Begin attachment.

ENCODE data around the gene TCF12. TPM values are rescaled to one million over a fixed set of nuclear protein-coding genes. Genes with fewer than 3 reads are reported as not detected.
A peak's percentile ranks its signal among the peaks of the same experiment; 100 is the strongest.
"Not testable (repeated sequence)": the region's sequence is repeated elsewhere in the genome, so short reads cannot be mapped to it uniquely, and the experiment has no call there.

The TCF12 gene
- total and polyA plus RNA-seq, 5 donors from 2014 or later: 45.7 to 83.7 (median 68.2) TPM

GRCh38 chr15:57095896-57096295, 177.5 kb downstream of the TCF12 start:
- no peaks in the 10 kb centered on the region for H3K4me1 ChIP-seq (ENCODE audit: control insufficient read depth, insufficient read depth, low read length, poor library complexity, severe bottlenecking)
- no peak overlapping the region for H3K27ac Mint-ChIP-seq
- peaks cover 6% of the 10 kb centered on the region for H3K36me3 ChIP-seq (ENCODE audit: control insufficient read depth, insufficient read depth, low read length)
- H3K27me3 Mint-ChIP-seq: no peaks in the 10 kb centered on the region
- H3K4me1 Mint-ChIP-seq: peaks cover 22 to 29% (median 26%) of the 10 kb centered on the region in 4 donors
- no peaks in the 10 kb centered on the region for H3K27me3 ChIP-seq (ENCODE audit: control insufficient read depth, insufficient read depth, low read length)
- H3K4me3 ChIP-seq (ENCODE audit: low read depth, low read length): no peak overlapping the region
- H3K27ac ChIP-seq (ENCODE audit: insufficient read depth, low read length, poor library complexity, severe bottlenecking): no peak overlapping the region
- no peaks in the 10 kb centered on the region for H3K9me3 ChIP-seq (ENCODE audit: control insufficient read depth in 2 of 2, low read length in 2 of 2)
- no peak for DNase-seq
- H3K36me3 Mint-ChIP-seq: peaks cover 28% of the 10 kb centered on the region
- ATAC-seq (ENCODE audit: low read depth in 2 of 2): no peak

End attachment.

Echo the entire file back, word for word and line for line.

ENCODE data around the gene TCF12. TPM values are rescaled to one million over a fixed set of nuclear protein-coding genes. Genes with fewer than 3 reads are reported as not detected.
A peak's percentile ranks its signal among the peaks of the same experiment; 100 is the strongest.
"Not testable (repeated sequence)": the region's sequence is repeated elsewhere in the genome, so short reads cannot be mapped to it uniquely, and the experiment has no call there.

The TCF12 gene
- total and polyA plus RNA-seq, 5 donors from 2014 or later: 45.7 to 83.7 (median 68.2) TPM

GRCh38 chr15:57095896-57096295, 177.5 kb downstream of the TCF12 start:
- no peaks in the 10 kb centered on the region for H3K4me1 ChIP-seq (ENCODE audit: control insufficient read depth, insufficient read depth, low read length, poor library complexity, severe bottlenecking)
- no peak overlapping the region for H3K27ac Mint-ChIP-seq
- peaks cover 6% of the 10 kb centered on the region for H3K36me3 ChIP-seq (ENCODE audit: control insufficient read depth, insufficient read depth, low read length)
- H3K27me3 Mint-ChIP-seq: no peaks in the 10 kb centered on the region
- H3K4me1 Mint-ChIP-seq: peaks cover 22 to 29% (median 26%) of the 10 kb centered on the region in 4 donors
- no peaks in the 10 kb centered on the region for H3K27me3 ChIP-seq (ENCODE audit: control insufficient read depth, insufficient read depth, low read length)
- H3K4me3 ChIP-seq (ENCODE audit: low read depth, low read length): no peak overlapping the region
- H3K27ac ChIP-seq (ENCODE audit: insufficient read depth, low read length, poor library complexity, severe bottlenecking): no peak overlapping the region
- no peaks in the 10 kb centered on the region for H3K9me3 ChIP-seq (ENCODE audit: control insufficient read depth in 2 of 2, low read length in 2 of 2)
- no peak for DNase-seq
- H3K36me3 Mint-ChIP-seq: peaks cover 28% of the 10 kb centered on the region
- ATAC-seq (ENCODE audit: low read depth in 2 of 2): no peak